We are thrilled to announce that Shlomi Steve Levy and Sergei Titorenko were invited to draft an article for the November 2019 edition of the Society of Trust and Estate Practitioners Journal (STEP Journal). Their article entitled “Point of Departure” identifies key tax planning issues for Americans living in Canada who return to the United States for employment reasons or for retirement. If you fall within this category of individuals, this article offers an insightful and accessible introduction to understanding these issues.
To read the article, you can see it below, or click here to download a PDF of the STEP Journal article: Shlomi Steve Levy and Sergei Titorenko, “Point of Departure”, STEP Journal, Vol. 27, Issue 9, pp. 45-47.
POINT OF DEPARTURE
Shlomi Steve Levy and Sergei Titorenko
STEP Journal, Vol. 27, Issue 9, pp. 45-47
A NUMBER OF Americans living in Canada, many of whom are also Canadian citizens, decide to return to the US for employment reasons or to retire. This expatriation process, referred to as ‘departure’, includes the termination of Canadian tax residency.
CANADIAN v US TAX RESIDENCY
Americans living in Canada are subject to both US and Canadian taxation and tax-compliance obligations on their worldwide assets and income because they are tax residents of both countries. The US is one of a select few countries that taxes individuals on the basis of citizenship: US citizens are US tax residents regardless of where they live. Canada’s tax system, like in most jurisdictions, is based on a person’s residency: a person, even a Canadian citizen, remains a Canadian tax resident only as long as they reside in Canada. Under the Canada-US Income Tax Treaty (the Treaty), a US or Canadian tax resident can claim foreign tax credits for tax paid in one country to offset tax owed in the other country on most income, dividends and capital gains. This allows tax residents of either country to avoid double taxation in many cases. Since Canadian tax rates are generally higher than in the US, it is common for Americans living in Canada to have considerable Canadian tax liability and little or no US tax liability after claiming foreign tax credits.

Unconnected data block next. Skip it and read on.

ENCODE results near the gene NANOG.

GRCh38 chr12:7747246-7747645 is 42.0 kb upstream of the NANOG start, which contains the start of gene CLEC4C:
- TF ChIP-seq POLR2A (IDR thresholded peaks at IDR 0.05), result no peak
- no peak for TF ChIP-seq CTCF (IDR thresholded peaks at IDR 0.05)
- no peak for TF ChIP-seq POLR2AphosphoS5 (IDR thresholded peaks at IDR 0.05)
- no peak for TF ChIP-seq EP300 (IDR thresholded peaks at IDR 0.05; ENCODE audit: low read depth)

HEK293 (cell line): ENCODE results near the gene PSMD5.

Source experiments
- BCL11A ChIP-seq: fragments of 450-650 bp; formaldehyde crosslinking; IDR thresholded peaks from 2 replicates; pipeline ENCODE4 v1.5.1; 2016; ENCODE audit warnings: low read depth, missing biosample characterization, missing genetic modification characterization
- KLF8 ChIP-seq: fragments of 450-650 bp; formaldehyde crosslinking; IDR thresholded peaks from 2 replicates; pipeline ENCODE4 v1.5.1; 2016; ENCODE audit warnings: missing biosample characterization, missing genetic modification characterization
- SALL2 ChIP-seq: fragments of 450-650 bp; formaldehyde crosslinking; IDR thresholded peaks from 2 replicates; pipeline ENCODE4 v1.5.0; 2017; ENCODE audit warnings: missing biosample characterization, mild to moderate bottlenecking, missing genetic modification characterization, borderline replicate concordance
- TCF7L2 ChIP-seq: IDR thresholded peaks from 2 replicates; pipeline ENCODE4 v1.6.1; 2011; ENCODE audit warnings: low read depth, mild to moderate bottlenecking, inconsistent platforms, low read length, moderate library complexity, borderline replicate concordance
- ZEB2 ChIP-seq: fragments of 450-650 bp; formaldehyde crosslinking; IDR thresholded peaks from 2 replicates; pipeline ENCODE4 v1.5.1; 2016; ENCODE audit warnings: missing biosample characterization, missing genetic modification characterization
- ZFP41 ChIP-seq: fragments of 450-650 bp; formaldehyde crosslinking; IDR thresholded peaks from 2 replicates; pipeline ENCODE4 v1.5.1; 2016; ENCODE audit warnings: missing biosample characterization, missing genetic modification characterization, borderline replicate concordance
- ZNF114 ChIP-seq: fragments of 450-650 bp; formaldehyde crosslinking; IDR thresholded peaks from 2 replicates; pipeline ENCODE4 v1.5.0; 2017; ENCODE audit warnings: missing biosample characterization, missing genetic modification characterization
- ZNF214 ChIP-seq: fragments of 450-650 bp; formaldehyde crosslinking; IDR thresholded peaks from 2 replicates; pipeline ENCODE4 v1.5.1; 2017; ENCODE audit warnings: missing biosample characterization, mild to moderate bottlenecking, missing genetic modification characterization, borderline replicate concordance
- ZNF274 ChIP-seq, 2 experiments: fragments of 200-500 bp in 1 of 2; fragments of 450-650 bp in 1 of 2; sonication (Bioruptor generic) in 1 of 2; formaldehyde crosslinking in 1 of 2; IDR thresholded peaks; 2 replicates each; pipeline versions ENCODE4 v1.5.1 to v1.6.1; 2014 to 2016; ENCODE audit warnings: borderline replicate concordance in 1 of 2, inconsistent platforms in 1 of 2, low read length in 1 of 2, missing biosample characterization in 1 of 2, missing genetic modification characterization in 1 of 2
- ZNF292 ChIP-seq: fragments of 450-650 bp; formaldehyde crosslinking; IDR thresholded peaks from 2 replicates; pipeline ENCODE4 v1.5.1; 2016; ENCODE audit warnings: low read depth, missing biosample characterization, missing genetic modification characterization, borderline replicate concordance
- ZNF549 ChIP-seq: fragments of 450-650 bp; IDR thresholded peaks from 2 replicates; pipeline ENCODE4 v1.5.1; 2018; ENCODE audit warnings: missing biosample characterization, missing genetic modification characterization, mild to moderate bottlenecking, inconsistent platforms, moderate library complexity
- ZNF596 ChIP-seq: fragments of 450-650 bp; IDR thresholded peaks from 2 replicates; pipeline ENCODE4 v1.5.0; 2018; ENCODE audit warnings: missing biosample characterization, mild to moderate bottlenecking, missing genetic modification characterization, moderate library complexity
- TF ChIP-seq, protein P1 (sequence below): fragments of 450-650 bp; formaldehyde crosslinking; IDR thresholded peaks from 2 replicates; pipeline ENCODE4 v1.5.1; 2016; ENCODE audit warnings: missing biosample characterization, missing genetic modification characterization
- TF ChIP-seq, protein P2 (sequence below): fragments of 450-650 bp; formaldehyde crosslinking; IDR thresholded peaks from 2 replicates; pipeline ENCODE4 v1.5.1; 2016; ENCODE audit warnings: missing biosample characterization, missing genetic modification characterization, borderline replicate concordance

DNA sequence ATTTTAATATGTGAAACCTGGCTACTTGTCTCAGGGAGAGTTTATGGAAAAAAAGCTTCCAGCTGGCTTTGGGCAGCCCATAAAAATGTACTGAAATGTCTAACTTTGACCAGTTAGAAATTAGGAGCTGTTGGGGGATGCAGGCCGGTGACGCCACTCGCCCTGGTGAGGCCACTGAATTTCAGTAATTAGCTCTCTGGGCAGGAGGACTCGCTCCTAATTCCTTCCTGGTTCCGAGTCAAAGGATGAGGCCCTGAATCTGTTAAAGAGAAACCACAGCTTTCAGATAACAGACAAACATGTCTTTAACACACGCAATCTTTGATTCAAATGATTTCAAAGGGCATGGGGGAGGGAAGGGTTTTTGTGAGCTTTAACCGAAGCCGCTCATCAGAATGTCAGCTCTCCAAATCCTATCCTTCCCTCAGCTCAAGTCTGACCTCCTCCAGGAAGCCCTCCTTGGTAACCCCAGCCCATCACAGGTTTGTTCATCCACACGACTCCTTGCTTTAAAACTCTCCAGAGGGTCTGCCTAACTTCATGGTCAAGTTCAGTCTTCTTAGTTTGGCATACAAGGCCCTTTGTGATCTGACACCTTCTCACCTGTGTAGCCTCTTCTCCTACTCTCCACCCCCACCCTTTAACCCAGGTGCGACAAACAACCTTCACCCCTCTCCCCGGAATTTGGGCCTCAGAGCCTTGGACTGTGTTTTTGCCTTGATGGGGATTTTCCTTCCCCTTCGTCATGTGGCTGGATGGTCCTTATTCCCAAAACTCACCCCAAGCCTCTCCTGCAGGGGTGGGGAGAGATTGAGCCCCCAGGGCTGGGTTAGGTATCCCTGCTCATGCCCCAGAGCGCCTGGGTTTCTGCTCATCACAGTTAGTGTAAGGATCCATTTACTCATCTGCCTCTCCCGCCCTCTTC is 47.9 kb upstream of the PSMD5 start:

CANADIAN DEPARTURE REGIME
Departure from Canada has two (2) components. In the first component, a departing tax resident must terminate residential ties with Canada in accordance with the Income Tax Act or a double taxation treaty between Canada and another country. For Americans departing Canada, the Canada-US Tax Treaty supersedes the Income Tax Act in this determination. This Treaty sets out a series of tiebreakers to be applied through a process of elimination to make this determination. Unlike expatriation from the United States, departure from Canada does not require a departing Canadian citizen to renounce Canadian citizenship.